Of Mary, Jesus’s mother, no biography is possible, and she is a fairly minor figure in the New Testament. But for Tóibín, that is an argument for, not against, reimagining her. Tóibín sees Mary and James as somewhat similar souls, shy, rather weak figures, endlessly deferential, misanthropes, their own lives absent of joy but ultimately the cause of joy in others. James was watchful rather than alive, refusing to live so that his novels might. And Mary? In this telling, she dies inside when her son dies, so that we might live.

But there is a crucial difference between imagining Henry and imagining Mary. New Testament figures do not really have interior lives. They are mythical types, who compel us mainly because they animate parables that are extraordinary and moving (and because, in the King James translation anyway, the prose is so good). So there is an incongruence between the embittered but fully realized personality Tóibín gives Mary and the famous plot he marches her through; it is as if the spinster post-war Irish landlord from Tóibín’s last novel, Brooklyn, has time-traveled to the scene of the crucifixion. I don’t want a Mary this contemporary and human—just as I do not want a Jesus who hikes up his shorts.

So I did not enjoy The Testament of Mary; I felt I was a spectator to this book. I was never lost in it—not Ozick-lost, or Chabon-lost. But I was intrigued by it, from the first sentence. When we meet Mary, she is old, and she speaks in the sparse sentences that signify that elderly mix of cryptic wisdom and post-verbal senility. She is a widow, and her only son is dead, how recently we are not exactly sure. She is regularly visited by shadowy men who want to know everything she knows—and also to make sure that what she knows aligns with their message. “They appear more often now, both of them, and on every visit they seem more impatient with me,” Mary testifies in the first line of her book. “They think I do not see the point of their questions,” she continues, “and do not notice the cruel shadow of exasperation that comes hooded in their faces or hidden in their voices when I say something vague or foolish, something which leads us nowhere.”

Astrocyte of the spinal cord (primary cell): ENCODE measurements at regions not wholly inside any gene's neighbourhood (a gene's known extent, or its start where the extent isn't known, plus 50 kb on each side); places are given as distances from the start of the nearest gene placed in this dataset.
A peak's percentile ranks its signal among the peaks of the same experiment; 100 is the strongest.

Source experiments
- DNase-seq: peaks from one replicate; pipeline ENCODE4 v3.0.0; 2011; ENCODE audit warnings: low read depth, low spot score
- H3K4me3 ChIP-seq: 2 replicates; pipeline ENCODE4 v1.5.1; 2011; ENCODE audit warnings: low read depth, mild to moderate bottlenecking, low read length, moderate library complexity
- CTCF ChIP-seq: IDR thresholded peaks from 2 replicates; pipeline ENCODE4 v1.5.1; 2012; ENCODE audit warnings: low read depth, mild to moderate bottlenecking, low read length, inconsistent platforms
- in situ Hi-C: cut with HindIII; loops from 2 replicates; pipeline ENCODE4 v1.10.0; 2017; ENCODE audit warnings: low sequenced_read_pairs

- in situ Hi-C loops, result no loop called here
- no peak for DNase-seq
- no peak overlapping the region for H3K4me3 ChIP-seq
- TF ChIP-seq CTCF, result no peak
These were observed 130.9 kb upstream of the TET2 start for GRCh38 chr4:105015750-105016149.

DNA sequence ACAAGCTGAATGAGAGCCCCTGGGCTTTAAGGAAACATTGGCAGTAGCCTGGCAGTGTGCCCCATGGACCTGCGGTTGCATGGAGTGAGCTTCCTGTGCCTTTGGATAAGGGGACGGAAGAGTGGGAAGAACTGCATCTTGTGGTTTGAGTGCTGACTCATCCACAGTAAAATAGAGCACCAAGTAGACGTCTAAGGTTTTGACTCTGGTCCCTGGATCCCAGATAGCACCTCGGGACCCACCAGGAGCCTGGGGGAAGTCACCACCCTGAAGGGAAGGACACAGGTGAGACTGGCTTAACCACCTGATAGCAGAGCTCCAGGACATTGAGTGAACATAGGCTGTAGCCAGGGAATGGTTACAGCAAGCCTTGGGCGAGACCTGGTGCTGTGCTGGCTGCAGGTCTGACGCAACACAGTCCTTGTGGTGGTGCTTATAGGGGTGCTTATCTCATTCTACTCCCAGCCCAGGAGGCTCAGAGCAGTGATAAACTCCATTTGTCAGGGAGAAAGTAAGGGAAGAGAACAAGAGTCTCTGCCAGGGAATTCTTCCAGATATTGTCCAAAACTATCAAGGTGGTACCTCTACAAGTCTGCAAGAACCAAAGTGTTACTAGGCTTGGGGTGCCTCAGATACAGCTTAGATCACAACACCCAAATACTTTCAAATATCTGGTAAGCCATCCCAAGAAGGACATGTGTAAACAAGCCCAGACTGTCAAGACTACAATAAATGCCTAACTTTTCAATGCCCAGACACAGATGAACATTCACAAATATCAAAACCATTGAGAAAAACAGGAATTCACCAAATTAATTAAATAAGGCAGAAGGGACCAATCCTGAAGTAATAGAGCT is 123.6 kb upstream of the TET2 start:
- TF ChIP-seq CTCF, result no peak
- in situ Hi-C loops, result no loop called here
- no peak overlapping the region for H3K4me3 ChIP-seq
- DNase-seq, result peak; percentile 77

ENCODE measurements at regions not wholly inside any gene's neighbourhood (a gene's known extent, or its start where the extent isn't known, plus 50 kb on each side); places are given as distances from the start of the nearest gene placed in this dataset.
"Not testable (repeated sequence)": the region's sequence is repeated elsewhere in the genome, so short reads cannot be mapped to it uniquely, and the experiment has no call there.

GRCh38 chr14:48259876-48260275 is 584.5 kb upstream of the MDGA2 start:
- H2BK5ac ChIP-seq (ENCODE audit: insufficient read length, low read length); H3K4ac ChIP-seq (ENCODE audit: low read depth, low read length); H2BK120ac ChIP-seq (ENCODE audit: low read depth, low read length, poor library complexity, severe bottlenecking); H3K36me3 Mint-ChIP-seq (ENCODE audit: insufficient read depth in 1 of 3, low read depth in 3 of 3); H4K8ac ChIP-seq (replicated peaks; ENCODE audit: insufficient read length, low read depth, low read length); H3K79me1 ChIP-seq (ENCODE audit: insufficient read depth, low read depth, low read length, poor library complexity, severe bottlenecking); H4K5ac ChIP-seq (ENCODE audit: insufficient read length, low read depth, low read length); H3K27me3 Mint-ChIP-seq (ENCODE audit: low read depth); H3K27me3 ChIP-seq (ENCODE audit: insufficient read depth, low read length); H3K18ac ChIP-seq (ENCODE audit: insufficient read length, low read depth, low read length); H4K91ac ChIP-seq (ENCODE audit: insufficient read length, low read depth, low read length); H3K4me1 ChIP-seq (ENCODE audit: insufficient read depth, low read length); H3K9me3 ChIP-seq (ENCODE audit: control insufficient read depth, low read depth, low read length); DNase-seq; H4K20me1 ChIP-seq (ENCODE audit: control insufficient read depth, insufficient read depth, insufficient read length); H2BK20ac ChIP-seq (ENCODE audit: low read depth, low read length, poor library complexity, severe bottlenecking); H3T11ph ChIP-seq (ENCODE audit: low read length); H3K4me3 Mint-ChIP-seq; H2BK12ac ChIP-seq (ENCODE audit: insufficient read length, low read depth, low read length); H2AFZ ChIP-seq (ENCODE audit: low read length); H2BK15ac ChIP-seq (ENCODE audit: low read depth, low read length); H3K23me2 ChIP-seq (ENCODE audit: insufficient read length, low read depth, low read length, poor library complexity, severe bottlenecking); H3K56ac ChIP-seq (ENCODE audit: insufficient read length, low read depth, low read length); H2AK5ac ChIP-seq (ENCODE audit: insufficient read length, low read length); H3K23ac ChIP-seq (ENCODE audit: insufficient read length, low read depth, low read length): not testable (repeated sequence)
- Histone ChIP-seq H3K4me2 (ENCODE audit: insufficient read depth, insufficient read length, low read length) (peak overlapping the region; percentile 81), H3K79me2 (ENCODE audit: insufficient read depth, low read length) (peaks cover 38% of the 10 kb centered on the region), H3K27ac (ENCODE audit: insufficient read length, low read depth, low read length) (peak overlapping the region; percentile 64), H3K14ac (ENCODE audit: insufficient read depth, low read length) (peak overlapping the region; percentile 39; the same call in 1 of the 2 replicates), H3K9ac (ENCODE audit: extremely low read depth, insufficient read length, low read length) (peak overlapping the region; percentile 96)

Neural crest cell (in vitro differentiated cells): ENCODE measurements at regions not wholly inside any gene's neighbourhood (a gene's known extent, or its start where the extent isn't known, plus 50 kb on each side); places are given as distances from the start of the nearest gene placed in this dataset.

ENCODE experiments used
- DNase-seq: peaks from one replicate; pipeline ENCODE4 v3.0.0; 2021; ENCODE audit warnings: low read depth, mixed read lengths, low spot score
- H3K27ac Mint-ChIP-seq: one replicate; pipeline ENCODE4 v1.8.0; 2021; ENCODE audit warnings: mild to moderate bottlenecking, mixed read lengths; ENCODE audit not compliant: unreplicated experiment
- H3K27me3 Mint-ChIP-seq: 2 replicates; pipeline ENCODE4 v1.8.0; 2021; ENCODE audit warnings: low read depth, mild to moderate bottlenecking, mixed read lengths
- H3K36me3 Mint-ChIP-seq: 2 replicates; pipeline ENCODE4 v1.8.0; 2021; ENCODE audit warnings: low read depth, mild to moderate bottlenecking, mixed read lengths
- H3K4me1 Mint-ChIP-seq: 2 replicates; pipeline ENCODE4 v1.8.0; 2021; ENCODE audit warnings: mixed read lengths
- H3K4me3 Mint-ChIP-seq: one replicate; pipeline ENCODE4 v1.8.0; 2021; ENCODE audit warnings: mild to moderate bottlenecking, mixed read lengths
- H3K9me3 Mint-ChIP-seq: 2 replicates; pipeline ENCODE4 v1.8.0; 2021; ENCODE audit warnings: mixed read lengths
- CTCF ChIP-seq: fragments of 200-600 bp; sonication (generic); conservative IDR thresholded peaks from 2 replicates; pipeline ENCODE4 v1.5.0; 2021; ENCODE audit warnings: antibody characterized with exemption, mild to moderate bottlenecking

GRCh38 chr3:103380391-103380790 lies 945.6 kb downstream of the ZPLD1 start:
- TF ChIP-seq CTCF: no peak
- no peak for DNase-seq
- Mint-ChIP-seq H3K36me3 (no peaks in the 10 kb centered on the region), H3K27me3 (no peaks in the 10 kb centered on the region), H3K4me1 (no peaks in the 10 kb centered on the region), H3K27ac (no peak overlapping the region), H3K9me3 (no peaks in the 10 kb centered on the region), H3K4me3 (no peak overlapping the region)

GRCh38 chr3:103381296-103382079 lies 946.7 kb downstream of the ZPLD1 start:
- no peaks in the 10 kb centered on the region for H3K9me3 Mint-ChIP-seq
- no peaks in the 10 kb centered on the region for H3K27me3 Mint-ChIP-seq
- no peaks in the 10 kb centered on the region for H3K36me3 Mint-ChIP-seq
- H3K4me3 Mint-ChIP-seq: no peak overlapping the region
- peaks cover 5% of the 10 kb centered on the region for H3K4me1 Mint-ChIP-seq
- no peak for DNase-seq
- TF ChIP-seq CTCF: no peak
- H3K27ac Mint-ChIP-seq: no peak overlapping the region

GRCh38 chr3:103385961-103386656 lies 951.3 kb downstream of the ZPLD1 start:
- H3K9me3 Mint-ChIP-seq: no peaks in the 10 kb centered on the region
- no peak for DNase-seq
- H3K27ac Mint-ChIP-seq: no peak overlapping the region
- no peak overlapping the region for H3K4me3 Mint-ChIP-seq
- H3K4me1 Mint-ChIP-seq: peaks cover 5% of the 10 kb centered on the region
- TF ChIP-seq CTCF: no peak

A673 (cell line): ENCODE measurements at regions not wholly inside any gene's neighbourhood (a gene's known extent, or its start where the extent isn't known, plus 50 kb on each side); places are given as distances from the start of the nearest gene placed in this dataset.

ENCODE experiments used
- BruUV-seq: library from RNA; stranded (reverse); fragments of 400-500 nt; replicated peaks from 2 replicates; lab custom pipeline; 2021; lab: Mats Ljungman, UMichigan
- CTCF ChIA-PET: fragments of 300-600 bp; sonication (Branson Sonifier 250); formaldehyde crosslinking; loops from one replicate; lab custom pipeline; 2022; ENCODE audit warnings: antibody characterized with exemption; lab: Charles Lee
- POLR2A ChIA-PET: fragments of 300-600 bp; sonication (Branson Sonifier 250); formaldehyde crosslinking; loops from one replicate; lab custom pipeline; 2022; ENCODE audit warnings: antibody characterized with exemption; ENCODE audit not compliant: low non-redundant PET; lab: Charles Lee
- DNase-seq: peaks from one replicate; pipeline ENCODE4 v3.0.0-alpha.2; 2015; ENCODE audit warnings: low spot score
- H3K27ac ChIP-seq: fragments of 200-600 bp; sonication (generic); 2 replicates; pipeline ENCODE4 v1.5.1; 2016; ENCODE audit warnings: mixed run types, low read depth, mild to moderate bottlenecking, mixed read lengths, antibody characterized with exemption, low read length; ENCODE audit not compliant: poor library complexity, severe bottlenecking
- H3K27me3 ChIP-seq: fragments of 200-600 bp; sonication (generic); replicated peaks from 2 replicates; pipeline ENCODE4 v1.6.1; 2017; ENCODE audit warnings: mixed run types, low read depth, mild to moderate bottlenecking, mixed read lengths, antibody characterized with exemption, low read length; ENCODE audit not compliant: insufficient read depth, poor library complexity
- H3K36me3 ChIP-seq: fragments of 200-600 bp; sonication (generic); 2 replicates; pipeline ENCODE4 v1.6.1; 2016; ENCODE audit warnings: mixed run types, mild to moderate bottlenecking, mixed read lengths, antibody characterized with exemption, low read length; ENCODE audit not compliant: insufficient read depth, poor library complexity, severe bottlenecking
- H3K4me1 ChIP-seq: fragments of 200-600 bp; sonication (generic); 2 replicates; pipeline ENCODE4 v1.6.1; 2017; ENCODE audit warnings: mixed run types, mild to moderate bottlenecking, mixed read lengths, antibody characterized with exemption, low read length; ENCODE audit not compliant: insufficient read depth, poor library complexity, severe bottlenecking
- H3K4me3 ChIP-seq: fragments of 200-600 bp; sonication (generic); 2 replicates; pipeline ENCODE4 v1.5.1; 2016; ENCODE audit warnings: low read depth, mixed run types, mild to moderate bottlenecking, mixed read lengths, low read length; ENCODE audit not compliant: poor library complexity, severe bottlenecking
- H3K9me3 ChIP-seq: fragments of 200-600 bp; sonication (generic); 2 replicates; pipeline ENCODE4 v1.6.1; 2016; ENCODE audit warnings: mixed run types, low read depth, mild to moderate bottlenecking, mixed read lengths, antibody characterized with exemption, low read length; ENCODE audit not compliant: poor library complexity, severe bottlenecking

Speaking to her visitors, she allows that she misses her son, but misses him as a boy more than as a worshiped man. To her, he will never be a god. (Whose mewling, puking little toddler ever could be?) And she does not hide her disdain for his followers: “He gathered around him, I said, a group of misfits, who were only children like himself, or men without fathers, or men who could not look a woman in the eye.” Her boy Jesus “could have done anything … he was grateful, good-mannered, intelligent.” But he chose to shine his light on a ragtag bunch of losers, and they pushed him toward a glory he did not want, until at last, consumed by their admiration, he did.